Letting go of an employee who gives you a sign they want or need to go is important. I had heard that before, but I thought the statement meant you discovered a bad seed and contained the damage. I was looking at the same faces I had appreciated so much the previous two years. It was the jobs that had changed, and the people didn’t change with it.

Once the confusion and hurt feelings passed, a clarifying thought came through. Everyone will leave. Far from being sad or limiting, it was freeing. I did not have to hold on to people who wanted or needed to go. It would hurt them and me. Instead, I realized that each person has a job, and they can help me understand what their job is, and we could create a system that explains what they did. These systems were independent of one person. Each person added to and elevated the job, and they could also take vacation or leave free and clear because the job would keep going. Adding evaluations and benchmarks, encouraging open communication, and identifying red flags ahead of time were strategies I have found helpful.

It also allowed me to consider leaving. In private practice, it can feel like you are holding up everything, and it feels like a house of cards. I did not realize the tremendous pressure that I felt relying on people to do the jobs that needed to get done. Letting go of the worry that they will leave made it safer for me to stay. It allowed me to appreciate the people, encourage them to get better and allow them to cross-train and learn more because if they outgrow the job, then that is a good thing. I didn’t have to hold on to anyone; I could allow them to be themselves and grow and be at the job for as long as they were meant to be there.

There is avoidable drama when you or someone else leaves the job. You are not betraying someone If you move on within the boundaries of the contracts you have in place. You do not have to feel shame for leaving when it is best for you because your vacancy could be filled with someone who is a better fit or identify a job that is not sustainable for anyone. You do not need to feel guilty for leaving more work for other people. It might be true that it will be harder for them, but staying out of obligation or fear will only lead to bitterness and maybe resentment. Fighting to keep our “good” person from leaving often is not recognizing that the good person left long ago, and it’s time to find the next “good” person. If you hire people who are dedicated to you, they have the personality of being dedicated to the job and you. Their characteristics may lead them to start caring for other things as they are taken for granted, or they don’t get the same validation for things they have already done. There is no need for resentment, because they are not doing this to you, they are doing this for them.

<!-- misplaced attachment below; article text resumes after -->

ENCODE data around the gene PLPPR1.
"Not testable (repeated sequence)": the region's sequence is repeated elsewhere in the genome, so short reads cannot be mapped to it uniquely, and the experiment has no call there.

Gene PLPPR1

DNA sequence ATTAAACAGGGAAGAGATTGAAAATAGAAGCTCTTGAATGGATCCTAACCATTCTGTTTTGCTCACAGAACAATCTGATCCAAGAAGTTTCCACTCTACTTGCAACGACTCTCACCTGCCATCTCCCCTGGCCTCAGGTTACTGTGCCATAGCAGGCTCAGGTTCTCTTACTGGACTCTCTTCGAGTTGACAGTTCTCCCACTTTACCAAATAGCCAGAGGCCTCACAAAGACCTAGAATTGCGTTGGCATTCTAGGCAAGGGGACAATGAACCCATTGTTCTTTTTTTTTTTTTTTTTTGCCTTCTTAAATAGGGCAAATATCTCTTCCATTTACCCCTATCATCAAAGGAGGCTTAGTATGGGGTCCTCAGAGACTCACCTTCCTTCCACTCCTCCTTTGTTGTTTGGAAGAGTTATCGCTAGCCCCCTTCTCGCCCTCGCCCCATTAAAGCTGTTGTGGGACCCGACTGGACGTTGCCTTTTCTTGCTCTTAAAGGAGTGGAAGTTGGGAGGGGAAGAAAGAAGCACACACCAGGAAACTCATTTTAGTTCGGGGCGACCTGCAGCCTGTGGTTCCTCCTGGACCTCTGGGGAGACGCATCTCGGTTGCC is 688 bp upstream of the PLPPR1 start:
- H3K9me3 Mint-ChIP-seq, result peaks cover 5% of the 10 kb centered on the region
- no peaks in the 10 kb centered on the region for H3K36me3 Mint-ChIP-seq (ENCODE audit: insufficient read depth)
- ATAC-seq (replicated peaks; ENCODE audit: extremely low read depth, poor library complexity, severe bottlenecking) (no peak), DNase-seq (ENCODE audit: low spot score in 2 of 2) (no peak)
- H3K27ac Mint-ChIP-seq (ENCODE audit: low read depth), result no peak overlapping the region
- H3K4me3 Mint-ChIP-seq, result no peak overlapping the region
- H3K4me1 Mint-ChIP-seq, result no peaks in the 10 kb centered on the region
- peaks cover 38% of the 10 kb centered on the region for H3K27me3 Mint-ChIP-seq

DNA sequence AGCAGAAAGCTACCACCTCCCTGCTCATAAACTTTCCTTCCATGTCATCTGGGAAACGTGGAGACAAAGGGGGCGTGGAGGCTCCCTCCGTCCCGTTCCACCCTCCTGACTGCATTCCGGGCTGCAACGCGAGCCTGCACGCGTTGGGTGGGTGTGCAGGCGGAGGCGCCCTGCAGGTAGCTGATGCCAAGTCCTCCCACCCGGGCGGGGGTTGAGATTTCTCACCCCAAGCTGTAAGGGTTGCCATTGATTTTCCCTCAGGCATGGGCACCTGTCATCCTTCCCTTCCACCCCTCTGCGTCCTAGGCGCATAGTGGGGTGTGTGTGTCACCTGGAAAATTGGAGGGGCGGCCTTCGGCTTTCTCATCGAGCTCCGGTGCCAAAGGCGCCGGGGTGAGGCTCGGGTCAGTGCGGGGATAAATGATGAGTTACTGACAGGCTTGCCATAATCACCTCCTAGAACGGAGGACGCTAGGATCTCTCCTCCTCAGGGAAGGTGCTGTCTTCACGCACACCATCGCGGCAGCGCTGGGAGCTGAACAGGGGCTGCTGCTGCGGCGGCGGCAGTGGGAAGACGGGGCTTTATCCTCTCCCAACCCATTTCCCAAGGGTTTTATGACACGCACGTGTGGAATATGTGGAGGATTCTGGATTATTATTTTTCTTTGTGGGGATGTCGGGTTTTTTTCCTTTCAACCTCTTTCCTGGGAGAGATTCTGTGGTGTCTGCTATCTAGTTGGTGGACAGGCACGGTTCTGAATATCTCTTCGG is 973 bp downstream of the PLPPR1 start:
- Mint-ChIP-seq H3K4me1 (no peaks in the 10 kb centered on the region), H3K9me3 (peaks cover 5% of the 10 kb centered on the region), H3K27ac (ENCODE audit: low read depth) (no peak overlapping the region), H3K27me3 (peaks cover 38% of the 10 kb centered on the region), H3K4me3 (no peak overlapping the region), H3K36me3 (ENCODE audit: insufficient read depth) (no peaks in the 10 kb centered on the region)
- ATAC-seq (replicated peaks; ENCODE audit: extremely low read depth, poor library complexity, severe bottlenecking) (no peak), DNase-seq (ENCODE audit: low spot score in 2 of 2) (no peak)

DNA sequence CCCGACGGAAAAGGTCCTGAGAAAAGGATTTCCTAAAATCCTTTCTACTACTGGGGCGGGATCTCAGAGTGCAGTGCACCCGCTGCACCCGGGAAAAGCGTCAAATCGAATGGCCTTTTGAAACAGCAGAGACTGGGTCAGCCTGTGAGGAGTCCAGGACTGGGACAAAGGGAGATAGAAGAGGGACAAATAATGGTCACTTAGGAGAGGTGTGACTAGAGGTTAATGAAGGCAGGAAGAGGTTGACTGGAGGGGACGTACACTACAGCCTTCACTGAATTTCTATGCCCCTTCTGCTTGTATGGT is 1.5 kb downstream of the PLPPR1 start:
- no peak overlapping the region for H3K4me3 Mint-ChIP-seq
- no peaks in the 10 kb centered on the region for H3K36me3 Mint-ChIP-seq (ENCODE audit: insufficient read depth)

Give them permission to leave. Understanding why someone would leave a good job is going to give you a greater understanding of when you want to leave. You will see what it feels like, you will identify the red flags telling you to leave, and you will give yourself permission to leave. Whether you or others stay or go in the job is beside the point. We are at our best when we give ourselves permission to leave and are acting from a place of inspiration, motivation, and freedom.

Amy Vertrees is a general surgeon and founder, BOSS Business of Surgery Series.